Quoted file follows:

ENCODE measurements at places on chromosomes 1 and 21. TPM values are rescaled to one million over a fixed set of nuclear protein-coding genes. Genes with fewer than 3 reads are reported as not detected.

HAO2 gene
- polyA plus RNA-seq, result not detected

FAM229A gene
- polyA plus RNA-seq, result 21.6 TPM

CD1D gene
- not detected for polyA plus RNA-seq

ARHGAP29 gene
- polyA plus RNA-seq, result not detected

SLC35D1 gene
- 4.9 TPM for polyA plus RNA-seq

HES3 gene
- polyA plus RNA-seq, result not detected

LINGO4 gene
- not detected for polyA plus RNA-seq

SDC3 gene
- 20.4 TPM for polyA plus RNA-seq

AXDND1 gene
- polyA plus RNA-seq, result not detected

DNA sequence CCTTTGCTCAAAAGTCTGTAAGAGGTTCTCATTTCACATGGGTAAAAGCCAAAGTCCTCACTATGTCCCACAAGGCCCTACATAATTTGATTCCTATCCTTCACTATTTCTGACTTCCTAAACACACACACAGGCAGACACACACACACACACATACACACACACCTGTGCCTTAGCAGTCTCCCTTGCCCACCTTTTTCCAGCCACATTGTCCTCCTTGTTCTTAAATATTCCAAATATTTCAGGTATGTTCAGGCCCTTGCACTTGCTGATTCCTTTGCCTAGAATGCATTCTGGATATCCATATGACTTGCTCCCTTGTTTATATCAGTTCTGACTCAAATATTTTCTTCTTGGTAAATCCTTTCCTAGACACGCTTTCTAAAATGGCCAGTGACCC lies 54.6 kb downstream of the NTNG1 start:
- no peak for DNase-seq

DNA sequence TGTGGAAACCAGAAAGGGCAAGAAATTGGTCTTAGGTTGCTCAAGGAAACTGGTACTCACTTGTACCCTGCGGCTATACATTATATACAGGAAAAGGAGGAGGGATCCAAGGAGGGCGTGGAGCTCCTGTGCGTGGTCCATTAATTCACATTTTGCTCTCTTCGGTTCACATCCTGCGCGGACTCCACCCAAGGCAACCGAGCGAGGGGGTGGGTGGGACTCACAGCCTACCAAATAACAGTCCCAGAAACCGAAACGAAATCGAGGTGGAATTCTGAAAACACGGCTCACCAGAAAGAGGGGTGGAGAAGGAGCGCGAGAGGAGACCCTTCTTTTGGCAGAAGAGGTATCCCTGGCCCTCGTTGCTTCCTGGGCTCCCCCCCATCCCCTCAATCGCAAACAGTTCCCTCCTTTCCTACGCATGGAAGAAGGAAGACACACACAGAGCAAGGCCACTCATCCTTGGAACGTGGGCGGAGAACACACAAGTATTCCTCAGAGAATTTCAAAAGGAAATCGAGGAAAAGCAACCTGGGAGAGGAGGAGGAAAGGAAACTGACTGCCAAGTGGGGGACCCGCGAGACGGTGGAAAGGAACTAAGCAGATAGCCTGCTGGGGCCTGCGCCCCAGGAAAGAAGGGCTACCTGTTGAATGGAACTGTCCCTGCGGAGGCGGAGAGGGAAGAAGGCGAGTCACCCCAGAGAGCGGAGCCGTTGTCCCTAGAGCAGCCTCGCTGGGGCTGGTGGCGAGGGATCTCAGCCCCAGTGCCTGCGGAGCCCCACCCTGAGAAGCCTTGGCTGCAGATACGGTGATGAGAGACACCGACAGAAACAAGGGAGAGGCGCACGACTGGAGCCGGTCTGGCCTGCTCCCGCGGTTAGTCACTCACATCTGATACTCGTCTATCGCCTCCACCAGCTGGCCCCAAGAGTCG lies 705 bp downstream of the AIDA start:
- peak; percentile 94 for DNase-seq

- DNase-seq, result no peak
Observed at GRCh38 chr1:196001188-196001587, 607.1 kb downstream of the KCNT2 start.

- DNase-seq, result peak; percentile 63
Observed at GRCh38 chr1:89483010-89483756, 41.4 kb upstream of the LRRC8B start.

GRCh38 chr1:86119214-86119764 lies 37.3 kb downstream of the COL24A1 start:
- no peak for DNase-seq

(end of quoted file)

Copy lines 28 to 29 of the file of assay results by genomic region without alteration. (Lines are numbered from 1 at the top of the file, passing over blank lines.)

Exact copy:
GRCh38 chr1:86119214-86119764 lies 37.3 kb downstream of the COL24A1 start:
- no peak for DNase-seq